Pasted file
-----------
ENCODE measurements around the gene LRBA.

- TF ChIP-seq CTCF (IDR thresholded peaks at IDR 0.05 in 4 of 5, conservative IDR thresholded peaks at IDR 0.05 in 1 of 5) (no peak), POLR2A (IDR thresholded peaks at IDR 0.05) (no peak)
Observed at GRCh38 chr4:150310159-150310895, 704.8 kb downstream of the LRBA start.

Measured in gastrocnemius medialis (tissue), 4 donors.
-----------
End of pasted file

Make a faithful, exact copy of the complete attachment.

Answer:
ENCODE measurements around the gene LRBA.

- TF ChIP-seq CTCF (IDR thresholded peaks at IDR 0.05 in 4 of 5, conservative IDR thresholded peaks at IDR 0.05 in 1 of 5) (no peak), POLR2A (IDR thresholded peaks at IDR 0.05) (no peak)
Observed at GRCh38 chr4:150310159-150310895, 704.8 kb downstream of the LRBA start.

Measured in gastrocnemius medialis (tissue), 4 donors.